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Piano, Piano: Stories From My Father
thesisposted on 21.07.2015, 00:00 by Roxanne L. Pilat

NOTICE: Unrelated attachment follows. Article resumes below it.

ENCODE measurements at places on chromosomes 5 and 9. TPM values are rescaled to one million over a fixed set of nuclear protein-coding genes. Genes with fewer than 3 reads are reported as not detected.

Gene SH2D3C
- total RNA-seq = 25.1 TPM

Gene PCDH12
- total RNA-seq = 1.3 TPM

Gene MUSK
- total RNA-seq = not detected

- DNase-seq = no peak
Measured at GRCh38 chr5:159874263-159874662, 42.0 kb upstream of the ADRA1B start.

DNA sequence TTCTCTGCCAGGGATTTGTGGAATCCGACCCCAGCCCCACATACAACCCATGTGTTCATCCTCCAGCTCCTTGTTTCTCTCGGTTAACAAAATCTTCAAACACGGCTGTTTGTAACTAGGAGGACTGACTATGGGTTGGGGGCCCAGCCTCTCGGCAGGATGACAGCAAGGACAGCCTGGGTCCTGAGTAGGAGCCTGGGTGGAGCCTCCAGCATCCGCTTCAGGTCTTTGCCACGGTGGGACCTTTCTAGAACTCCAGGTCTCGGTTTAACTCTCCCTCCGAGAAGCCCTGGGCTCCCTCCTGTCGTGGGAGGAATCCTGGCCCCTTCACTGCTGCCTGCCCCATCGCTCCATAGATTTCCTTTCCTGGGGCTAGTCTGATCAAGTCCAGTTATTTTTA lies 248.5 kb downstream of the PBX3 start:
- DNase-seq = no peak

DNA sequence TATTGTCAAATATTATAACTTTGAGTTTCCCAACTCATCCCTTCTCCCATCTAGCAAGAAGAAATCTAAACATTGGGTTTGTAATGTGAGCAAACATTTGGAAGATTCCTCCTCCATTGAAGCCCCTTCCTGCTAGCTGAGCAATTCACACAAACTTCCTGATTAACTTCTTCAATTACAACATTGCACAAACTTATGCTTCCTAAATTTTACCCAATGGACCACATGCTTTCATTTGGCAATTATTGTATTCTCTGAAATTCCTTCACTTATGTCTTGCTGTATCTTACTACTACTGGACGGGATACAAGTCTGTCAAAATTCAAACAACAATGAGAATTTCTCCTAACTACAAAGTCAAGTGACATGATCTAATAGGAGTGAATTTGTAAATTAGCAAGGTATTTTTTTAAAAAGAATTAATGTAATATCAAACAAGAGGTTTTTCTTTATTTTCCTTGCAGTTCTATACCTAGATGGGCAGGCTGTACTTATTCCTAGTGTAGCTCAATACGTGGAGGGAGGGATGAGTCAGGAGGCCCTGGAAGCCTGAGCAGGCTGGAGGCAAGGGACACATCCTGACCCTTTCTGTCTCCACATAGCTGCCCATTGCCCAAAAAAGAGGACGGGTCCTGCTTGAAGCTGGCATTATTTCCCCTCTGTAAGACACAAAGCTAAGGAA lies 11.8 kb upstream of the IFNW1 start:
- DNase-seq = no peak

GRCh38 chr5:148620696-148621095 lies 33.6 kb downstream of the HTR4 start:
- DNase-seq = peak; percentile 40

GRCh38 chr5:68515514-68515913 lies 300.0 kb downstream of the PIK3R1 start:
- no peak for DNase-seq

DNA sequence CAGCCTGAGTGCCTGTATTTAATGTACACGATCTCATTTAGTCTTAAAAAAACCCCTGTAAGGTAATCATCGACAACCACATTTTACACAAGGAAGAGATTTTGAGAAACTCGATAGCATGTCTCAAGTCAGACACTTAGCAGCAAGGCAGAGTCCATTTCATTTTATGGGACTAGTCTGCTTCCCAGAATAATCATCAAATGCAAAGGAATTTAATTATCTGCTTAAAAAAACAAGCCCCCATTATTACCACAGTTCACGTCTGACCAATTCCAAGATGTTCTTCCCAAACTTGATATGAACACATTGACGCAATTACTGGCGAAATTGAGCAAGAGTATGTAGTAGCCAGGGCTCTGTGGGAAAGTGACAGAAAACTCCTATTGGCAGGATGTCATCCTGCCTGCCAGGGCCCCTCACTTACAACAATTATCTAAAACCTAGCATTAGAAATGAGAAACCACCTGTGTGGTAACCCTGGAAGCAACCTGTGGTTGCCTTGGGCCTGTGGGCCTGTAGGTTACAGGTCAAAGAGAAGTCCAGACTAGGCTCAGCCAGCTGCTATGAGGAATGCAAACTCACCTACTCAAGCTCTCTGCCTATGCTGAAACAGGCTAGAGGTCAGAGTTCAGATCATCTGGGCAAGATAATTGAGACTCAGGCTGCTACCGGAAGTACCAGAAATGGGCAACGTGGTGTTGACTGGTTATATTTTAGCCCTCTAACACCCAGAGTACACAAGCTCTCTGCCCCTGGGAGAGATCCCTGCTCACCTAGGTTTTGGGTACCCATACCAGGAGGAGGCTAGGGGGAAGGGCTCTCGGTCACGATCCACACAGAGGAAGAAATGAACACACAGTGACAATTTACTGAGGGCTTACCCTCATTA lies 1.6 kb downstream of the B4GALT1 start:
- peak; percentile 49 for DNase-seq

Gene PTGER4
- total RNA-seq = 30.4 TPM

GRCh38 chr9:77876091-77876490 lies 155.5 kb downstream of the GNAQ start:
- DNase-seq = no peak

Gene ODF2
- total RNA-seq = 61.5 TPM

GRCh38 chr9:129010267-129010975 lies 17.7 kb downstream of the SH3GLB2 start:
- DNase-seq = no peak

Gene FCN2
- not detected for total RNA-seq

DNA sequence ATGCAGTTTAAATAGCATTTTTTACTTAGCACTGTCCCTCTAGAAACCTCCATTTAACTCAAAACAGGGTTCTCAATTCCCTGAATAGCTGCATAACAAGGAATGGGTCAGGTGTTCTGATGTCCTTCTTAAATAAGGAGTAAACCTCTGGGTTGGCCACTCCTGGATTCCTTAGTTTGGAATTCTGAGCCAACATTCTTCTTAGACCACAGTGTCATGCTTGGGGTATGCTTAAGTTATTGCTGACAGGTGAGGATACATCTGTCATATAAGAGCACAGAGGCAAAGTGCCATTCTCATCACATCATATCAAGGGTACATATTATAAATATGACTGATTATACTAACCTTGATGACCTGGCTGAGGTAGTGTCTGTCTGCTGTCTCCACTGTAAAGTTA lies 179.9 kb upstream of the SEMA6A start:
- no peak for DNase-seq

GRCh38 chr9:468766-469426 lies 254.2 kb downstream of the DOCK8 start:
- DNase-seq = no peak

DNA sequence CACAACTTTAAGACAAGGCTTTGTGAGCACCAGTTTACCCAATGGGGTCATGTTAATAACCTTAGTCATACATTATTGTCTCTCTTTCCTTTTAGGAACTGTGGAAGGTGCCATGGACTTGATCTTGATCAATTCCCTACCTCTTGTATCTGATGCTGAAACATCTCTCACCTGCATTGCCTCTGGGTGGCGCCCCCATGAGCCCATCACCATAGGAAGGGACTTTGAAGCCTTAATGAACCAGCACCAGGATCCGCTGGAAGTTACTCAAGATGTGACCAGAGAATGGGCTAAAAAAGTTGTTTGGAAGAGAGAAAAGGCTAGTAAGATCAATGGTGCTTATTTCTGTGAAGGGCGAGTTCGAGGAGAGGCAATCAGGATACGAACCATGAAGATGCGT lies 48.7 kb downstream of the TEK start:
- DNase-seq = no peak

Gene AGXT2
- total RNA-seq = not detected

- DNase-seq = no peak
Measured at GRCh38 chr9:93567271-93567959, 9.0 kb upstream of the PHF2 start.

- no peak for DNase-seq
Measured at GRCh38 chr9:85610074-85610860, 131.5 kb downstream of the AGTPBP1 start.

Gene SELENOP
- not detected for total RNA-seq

Piano, Piano: Stories From My Father, by Roxanne Christofano Pilat, is a work of creative nonfiction, a life narrative, which as the title suggests, centers on a selection of stories passed on from a father to his daughter. The collection of remembrances of this Chicago-born son of Italian immigrants offers a lens to examine the pivotal position of the second-generation children of immigrants, as the arbitrators of assimilation for their parents and themselves. His adaptation, to a new world that honors hard work as the gateway to success, is a reflection of the costs and rewards of those who seek to achieve their own American Dreams. The text is shaped as a paramemoir, which goes beyond the form of strict memoir, as the daughter’s own memories and perspective come into play alongside the retelling of her father’s stories. Reflecting a series of narrative “patches,” the storytelling is layered, a hybrid pastiche of essays and moments of first-person recall, imagined or real dialog, poetry, recipes, and sidebars of some of the events and places that were once part of life in Chicago. Beyond the text, the visual rhetoric of photographs, maps, and ephemera, add to what becomes a patchwork of memories and historical asides. As a life narrative, the textual mirroring of experience between father and daughter, not only preserves the self-selected moments of his life, but shapes them for future remembrance. As an act of witness, an individual’s reconstructed memories combine with others in a family or community, and evolve into narrative legacies for later generations.